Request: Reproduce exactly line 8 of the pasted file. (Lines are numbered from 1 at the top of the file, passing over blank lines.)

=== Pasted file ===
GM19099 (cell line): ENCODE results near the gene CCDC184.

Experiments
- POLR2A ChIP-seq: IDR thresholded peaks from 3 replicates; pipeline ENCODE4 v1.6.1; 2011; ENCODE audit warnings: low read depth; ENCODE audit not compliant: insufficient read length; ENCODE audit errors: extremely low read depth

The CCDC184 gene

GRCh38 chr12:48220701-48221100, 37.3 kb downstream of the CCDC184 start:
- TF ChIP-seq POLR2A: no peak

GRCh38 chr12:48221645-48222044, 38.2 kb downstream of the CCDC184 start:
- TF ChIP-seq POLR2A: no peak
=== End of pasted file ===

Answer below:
- TF ChIP-seq POLR2A: no peak